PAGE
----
Yes, there'd be the odd raise of the voice, but the players that went through the school teams under her watch were 'great' ambassadors.
She jokes of the days before fake tan or tracksuits, those days out in the cold. All in the name of sport.
“They tried their hardest and gave their all,” she added. “They'd see a different side of you and you see a different side of them and they'd put their trust in you in so many ways and you hope you'll not let them down.
“They were always appreciative of the efforts taken to help take them through. They always responded. Yes, you'll have an off day and they'd have to take the defeats with the successes that they had.”
With 17 senior and 12 junior Ulster titles on the roll of honour, there have been more good days than bad ones.
Nights like January 2020 and the extra time win over St Louis, in front of a bumper crowd, when all seemed lost. A night when winners find a way over that line.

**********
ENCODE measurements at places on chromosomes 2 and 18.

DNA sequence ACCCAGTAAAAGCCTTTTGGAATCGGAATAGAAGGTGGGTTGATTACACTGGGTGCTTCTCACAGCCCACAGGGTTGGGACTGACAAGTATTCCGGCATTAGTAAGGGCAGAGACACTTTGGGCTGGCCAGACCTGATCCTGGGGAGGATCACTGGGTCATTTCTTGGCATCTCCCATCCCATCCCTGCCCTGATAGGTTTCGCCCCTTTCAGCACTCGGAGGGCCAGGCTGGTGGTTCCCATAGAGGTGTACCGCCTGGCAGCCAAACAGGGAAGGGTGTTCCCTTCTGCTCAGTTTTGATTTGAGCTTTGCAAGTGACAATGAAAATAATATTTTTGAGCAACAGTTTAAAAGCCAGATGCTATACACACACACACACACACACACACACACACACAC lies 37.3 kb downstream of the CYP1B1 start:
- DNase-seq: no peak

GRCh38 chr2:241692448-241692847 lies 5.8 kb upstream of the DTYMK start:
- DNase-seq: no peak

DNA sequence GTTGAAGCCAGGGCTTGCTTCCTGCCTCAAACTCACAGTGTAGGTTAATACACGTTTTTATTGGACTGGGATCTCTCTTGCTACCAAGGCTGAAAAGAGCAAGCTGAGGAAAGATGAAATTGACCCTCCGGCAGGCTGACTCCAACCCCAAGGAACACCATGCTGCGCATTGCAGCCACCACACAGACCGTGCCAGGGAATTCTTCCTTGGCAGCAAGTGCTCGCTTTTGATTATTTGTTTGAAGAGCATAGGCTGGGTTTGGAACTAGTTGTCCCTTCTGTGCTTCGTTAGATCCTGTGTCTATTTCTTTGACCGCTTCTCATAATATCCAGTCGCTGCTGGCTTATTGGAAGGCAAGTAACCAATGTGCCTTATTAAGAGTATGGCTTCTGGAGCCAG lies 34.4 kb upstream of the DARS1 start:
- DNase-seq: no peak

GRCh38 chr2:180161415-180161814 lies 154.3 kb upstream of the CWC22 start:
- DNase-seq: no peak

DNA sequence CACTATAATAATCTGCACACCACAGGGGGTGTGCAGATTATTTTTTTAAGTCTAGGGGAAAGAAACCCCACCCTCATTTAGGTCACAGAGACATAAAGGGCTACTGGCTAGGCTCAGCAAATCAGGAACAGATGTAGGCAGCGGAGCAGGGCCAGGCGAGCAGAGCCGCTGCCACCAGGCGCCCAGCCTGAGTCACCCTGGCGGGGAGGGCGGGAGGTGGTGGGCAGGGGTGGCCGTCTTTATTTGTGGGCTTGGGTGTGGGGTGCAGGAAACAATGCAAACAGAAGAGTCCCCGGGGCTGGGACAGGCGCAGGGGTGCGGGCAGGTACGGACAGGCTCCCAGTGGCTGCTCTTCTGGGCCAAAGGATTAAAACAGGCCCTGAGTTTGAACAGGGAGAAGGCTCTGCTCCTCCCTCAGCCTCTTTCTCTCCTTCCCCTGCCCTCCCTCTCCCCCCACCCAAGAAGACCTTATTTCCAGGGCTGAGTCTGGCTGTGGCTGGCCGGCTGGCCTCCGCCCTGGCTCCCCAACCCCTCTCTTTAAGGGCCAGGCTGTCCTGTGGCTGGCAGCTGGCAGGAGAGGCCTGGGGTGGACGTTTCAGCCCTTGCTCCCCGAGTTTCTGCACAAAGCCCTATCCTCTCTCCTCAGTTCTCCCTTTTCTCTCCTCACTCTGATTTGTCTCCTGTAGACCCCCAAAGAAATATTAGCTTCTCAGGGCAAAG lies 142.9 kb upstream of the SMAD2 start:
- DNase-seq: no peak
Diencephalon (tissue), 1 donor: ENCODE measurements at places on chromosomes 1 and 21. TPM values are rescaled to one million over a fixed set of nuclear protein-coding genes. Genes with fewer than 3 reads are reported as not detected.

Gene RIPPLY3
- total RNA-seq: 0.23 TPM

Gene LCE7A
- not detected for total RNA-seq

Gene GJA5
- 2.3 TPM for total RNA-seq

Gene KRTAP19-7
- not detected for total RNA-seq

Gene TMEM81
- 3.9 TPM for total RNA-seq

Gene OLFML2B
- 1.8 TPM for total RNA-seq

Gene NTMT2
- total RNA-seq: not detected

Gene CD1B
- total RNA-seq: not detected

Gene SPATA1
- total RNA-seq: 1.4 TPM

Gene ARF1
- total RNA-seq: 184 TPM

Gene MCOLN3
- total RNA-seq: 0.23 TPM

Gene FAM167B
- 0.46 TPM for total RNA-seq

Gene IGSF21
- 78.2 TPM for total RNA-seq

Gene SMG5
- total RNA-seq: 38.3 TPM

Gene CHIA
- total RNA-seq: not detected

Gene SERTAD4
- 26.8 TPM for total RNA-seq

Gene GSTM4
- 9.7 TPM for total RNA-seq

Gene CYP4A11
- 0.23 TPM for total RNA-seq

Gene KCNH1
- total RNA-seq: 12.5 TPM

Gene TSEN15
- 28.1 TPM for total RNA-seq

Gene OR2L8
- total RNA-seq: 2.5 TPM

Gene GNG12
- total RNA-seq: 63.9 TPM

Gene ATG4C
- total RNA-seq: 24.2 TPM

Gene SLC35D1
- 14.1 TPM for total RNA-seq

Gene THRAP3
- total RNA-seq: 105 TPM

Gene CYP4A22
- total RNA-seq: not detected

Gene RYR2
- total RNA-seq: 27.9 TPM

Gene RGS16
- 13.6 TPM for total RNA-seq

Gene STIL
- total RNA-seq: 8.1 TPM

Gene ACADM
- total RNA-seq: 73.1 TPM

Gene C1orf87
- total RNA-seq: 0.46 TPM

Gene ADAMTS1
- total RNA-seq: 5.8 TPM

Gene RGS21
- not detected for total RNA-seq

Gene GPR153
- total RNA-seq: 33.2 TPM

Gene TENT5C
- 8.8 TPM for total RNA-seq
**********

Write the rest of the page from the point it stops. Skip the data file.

The 2021 season was confined to the Covid-19 vacuum, but when the 2022 campaigns begin, the corridors in the heart of St Patrick's Maghera will beat with excitement and purr with an expectation of success.
It's an expectation that comes from tradition. But, without Helen McMullan or Dan McCrystal Goretti McKenna or Ann Kelly, or any of the coaches' input down the years, that tradition wouldn't exist.
St Patrick's Maghera's Ulster senior camogie winning captains
1987 Mary Hegarty
1988 Deidre O’Doherty
1990 Patricia Cooke
1991 Shauna O’Doherty
1994 Margaret McAtamney
1998 Claire McNicholl
1999 Paula McKenna
2002 Kathy Doherty
2003 Ceara Cushnahan
2004 Aidene Mullan
2005 Michelle McManus
2010 Siobhan McKaigue
2011 Grainne McNicholl
2012 Rebecca Ferguson
2013 Aoife Ní Chaiside
2016 Ciara Mulholland
2019 Ceat McEldowney/Laura Scullion
Subscribe or register today to discover more from DonegalLive.ie
Buy the e-paper of the Donegal Democrat, Donegal People's Press, Donegal Post and Inish Times here for instant access to Donegal's premier news titles.
Keep up with the latest news from Donegal with our daily newsletter featuring the most important stories of the day delivered to your inbox every evening at 5pm.